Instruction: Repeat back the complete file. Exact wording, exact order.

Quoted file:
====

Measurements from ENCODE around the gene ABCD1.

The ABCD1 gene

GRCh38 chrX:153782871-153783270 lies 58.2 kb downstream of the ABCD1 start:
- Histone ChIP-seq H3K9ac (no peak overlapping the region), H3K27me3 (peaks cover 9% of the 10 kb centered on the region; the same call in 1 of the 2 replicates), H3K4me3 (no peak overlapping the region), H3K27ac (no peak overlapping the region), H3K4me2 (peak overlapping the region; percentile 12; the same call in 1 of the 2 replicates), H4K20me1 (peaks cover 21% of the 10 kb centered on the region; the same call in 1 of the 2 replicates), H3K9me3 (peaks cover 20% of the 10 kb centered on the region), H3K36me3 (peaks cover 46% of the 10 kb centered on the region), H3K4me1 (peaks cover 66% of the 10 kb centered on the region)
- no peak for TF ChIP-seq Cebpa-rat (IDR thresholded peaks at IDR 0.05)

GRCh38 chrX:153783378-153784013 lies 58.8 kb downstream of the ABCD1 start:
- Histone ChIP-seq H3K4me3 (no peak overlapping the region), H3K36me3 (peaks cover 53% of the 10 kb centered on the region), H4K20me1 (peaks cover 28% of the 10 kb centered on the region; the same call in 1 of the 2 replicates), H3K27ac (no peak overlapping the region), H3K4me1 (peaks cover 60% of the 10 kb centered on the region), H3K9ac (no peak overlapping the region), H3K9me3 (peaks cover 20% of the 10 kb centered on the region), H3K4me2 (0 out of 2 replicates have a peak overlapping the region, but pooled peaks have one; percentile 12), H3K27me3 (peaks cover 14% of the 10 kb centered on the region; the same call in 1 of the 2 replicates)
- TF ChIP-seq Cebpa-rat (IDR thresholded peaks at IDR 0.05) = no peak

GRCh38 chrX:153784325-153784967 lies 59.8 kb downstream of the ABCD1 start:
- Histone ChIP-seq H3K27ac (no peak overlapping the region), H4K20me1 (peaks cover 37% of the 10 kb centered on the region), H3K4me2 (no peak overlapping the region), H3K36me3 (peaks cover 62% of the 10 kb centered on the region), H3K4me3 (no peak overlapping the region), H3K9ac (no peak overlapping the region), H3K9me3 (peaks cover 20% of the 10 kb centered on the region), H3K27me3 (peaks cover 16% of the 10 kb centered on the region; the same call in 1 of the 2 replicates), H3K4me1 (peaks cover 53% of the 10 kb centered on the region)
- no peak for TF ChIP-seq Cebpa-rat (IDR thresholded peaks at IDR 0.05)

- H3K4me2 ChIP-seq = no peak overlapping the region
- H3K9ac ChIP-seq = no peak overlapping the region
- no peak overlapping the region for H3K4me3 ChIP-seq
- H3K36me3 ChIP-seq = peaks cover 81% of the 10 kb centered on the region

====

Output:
Measurements from ENCODE around the gene ABCD1.

The ABCD1 gene

GRCh38 chrX:153782871-153783270 lies 58.2 kb downstream of the ABCD1 start:
- Histone ChIP-seq H3K9ac (no peak overlapping the region), H3K27me3 (peaks cover 9% of the 10 kb centered on the region; the same call in 1 of the 2 replicates), H3K4me3 (no peak overlapping the region), H3K27ac (no peak overlapping the region), H3K4me2 (peak overlapping the region; percentile 12; the same call in 1 of the 2 replicates), H4K20me1 (peaks cover 21% of the 10 kb centered on the region; the same call in 1 of the 2 replicates), H3K9me3 (peaks cover 20% of the 10 kb centered on the region), H3K36me3 (peaks cover 46% of the 10 kb centered on the region), H3K4me1 (peaks cover 66% of the 10 kb centered on the region)
- no peak for TF ChIP-seq Cebpa-rat (IDR thresholded peaks at IDR 0.05)

GRCh38 chrX:153783378-153784013 lies 58.8 kb downstream of the ABCD1 start:
- Histone ChIP-seq H3K4me3 (no peak overlapping the region), H3K36me3 (peaks cover 53% of the 10 kb centered on the region), H4K20me1 (peaks cover 28% of the 10 kb centered on the region; the same call in 1 of the 2 replicates), H3K27ac (no peak overlapping the region), H3K4me1 (peaks cover 60% of the 10 kb centered on the region), H3K9ac (no peak overlapping the region), H3K9me3 (peaks cover 20% of the 10 kb centered on the region), H3K4me2 (0 out of 2 replicates have a peak overlapping the region, but pooled peaks have one; percentile 12), H3K27me3 (peaks cover 14% of the 10 kb centered on the region; the same call in 1 of the 2 replicates)
- TF ChIP-seq Cebpa-rat (IDR thresholded peaks at IDR 0.05) = no peak

GRCh38 chrX:153784325-153784967 lies 59.8 kb downstream of the ABCD1 start:
- Histone ChIP-seq H3K27ac (no peak overlapping the region), H4K20me1 (peaks cover 37% of the 10 kb centered on the region), H3K4me2 (no peak overlapping the region), H3K36me3 (peaks cover 62% of the 10 kb centered on the region), H3K4me3 (no peak overlapping the region), H3K9ac (no peak overlapping the region), H3K9me3 (peaks cover 20% of the 10 kb centered on the region), H3K27me3 (peaks cover 16% of the 10 kb centered on the region; the same call in 1 of the 2 replicates), H3K4me1 (peaks cover 53% of the 10 kb centered on the region)
- no peak for TF ChIP-seq Cebpa-rat (IDR thresholded peaks at IDR 0.05)

- H3K4me2 ChIP-seq = no peak overlapping the region
- H3K9ac ChIP-seq = no peak overlapping the region
- no peak overlapping the region for H3K4me3 ChIP-seq
- H3K36me3 ChIP-seq = peaks cover 81% of the 10 kb centered on the region